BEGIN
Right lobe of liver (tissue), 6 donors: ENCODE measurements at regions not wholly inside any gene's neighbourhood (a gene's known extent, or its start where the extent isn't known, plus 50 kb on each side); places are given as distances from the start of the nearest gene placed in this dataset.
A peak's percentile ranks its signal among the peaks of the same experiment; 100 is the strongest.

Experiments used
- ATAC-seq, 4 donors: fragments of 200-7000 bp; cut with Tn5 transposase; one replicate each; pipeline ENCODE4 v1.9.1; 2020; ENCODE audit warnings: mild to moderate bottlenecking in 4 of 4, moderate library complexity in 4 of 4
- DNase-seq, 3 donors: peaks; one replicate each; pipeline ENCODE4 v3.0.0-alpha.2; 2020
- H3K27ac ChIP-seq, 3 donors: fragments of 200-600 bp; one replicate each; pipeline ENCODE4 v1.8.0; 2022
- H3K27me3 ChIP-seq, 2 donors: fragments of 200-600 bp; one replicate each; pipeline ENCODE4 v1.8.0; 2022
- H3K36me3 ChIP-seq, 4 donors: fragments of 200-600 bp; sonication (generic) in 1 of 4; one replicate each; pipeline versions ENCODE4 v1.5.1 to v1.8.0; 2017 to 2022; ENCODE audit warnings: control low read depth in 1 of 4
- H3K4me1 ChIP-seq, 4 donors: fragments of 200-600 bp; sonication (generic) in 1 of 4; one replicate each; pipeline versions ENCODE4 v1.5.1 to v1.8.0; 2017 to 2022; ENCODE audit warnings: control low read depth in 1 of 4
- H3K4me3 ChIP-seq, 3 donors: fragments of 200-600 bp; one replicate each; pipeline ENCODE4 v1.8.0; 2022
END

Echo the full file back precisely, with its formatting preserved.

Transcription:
Right lobe of liver (tissue), 6 donors: ENCODE measurements at regions not wholly inside any gene's neighbourhood (a gene's known extent, or its start where the extent isn't known, plus 50 kb on each side); places are given as distances from the start of the nearest gene placed in this dataset.
A peak's percentile ranks its signal among the peaks of the same experiment; 100 is the strongest.

Experiments used
- ATAC-seq, 4 donors: fragments of 200-7000 bp; cut with Tn5 transposase; one replicate each; pipeline ENCODE4 v1.9.1; 2020; ENCODE audit warnings: mild to moderate bottlenecking in 4 of 4, moderate library complexity in 4 of 4
- DNase-seq, 3 donors: peaks; one replicate each; pipeline ENCODE4 v3.0.0-alpha.2; 2020
- H3K27ac ChIP-seq, 3 donors: fragments of 200-600 bp; one replicate each; pipeline ENCODE4 v1.8.0; 2022
- H3K27me3 ChIP-seq, 2 donors: fragments of 200-600 bp; one replicate each; pipeline ENCODE4 v1.8.0; 2022
- H3K36me3 ChIP-seq, 4 donors: fragments of 200-600 bp; sonication (generic) in 1 of 4; one replicate each; pipeline versions ENCODE4 v1.5.1 to v1.8.0; 2017 to 2022; ENCODE audit warnings: control low read depth in 1 of 4
- H3K4me1 ChIP-seq, 4 donors: fragments of 200-600 bp; sonication (generic) in 1 of 4; one replicate each; pipeline versions ENCODE4 v1.5.1 to v1.8.0; 2017 to 2022; ENCODE audit warnings: control low read depth in 1 of 4
- H3K4me3 ChIP-seq, 3 donors: fragments of 200-600 bp; one replicate each; pipeline ENCODE4 v1.8.0; 2022